I did not want to finish my term as chair of the Intelligence Committee without providing a few parting thoughts. First of all, my thanks to AFCEA and Kent Schneider for continuing to sponsor and support the committee. It is an important activity, recognized as such by everyone in the intelligence profession. Secondly, I, along with every other AFCEAN with an interest in intelligence, owe an enormous debt to Steve Ritchey and his staff, for all he and they do to make this committee functional. They allow the members to think from time that we are responsible for the committee’s success, but we know better. And I need both to thank and congratulate my longtime friend, colleague, and now successor, Maureen Baginski. Mo’s
Notes on Intelligence Blog
Anyone who has not read the INSA report “Smart Change: Lessons of the Past, Direction for the Future” should do so. Led by Joan Dempsey of Booz, Allen, Hamilton, INSA’s Smart Change Task Force has produced a document that should have significant shelf life over the next several years. Or so we should hope.
Near the close of this spring’s AFCEA Intelligence Symposium, I noted that we were marking a shift in the national security environment. From September 2001, that environment had been marked by three characteristics: a focus on counterterrorism, sharp increases in spending, and an information environment marked by rapid – Moore’s Law or better – change.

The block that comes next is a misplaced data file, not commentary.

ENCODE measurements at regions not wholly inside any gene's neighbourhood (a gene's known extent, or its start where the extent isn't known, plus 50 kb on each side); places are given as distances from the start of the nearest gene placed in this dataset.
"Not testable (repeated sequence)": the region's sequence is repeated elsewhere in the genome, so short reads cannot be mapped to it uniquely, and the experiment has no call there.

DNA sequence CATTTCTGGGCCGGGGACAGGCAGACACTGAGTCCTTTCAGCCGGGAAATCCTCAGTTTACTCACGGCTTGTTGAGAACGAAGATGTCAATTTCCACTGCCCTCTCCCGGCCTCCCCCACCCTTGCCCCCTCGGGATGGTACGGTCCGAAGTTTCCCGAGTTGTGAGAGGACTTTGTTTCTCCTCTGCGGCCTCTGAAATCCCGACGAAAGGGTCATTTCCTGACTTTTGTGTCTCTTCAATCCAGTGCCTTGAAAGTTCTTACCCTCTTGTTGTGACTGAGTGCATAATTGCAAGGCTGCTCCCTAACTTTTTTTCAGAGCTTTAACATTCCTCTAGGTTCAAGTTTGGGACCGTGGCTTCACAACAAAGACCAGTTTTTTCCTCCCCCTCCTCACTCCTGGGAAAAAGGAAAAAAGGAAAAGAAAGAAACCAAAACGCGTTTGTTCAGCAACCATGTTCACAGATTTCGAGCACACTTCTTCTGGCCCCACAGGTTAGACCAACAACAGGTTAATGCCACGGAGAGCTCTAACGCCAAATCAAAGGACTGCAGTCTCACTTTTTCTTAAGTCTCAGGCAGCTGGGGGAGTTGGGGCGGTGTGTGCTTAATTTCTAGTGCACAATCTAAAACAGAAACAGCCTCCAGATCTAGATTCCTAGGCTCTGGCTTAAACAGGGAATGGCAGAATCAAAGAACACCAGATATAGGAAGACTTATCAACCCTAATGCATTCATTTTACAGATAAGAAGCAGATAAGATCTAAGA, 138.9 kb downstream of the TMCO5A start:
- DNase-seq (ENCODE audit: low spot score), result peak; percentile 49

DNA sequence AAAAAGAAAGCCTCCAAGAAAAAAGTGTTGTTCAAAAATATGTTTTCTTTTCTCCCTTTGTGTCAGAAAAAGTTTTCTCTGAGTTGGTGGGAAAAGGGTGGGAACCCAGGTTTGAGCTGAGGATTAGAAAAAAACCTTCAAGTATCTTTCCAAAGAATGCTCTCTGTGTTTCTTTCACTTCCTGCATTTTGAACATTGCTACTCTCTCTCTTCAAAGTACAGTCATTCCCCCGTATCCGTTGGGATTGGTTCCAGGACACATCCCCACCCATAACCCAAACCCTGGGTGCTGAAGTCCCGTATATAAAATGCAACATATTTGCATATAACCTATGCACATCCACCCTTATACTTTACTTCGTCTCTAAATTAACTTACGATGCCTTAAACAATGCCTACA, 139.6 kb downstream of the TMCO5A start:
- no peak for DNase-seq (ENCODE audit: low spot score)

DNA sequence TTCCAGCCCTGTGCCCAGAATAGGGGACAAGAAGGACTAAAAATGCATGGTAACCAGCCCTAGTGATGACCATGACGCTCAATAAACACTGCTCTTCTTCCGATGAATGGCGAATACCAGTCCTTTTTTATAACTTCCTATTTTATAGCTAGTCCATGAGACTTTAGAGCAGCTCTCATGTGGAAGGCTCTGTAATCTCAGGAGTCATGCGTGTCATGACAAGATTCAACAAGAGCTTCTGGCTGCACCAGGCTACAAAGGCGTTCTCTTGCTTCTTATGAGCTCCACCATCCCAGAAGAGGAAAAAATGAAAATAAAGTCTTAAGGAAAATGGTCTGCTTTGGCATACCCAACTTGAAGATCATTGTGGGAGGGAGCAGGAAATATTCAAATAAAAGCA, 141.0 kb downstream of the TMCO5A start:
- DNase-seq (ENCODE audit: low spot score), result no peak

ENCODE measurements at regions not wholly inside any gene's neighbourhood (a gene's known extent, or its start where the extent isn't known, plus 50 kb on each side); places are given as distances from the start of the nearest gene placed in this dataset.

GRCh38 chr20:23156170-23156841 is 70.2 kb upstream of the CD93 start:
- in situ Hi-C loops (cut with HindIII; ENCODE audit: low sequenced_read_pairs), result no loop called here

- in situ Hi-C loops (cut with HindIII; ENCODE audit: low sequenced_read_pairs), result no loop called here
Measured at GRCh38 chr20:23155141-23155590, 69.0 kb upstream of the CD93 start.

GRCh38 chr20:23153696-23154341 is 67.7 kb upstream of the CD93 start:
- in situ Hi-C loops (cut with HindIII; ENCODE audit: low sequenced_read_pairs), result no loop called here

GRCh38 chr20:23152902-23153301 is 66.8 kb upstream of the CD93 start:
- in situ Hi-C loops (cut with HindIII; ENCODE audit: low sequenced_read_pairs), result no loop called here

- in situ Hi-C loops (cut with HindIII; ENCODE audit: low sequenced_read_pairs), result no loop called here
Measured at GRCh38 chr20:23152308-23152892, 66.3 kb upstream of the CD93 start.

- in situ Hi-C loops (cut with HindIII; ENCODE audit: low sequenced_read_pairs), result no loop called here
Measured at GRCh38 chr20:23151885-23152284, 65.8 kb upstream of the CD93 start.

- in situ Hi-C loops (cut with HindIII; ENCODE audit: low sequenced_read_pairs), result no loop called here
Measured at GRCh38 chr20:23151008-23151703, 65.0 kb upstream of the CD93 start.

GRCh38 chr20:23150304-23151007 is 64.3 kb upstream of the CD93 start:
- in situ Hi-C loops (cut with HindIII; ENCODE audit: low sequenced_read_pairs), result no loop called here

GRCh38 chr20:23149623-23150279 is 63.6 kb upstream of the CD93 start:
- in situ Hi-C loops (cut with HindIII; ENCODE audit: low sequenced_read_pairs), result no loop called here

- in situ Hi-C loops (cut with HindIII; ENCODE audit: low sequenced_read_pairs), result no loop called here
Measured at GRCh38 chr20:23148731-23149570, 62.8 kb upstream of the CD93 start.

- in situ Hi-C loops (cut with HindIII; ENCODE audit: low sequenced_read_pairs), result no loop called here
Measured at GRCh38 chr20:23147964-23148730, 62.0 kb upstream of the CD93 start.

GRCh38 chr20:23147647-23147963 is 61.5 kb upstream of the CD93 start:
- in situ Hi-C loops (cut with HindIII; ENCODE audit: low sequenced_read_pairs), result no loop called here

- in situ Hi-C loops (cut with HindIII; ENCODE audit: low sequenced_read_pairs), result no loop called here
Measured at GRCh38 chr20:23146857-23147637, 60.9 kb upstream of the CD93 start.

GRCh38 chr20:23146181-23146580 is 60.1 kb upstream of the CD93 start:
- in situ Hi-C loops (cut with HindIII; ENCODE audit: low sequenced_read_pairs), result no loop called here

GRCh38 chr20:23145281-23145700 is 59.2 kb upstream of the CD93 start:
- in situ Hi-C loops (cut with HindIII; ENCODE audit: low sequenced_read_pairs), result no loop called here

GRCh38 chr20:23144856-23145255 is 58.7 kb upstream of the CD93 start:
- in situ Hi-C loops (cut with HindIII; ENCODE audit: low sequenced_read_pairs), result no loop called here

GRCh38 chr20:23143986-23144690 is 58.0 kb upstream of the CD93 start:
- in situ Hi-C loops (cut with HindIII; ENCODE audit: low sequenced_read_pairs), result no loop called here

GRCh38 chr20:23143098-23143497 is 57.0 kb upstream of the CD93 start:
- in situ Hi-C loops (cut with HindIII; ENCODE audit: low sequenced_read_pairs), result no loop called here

The last few months have produced much turbulence for American intelligence. What’s new? In our symposia, on the website, and in Joe Mazzafro’s blog, among other opportunities, we’ll address at least some of that. For now, however, I want to draw attention to two very important intelligence community programs: the IC Centers of Academic Excellence (IC CAE) and the National Defense Intelligence College (NDIC).
I awoke one Saturday earlier this year planning to write on cybersecurity and related issues, to put down some thoughts on the complexities of our technology, the vulnerabilities inherent in that technology, and the subsequent risks we face as a society.
The last days of 2009 marked three important events in the history of American intelligence. The first is the fifth anniversary of the Intelligence Reform and Terrorism Prevention Act, the legislation creating the Director of National Intelligence, among other provisions. The second is the attempted destruction of an airliner approaching Detroit International Airport.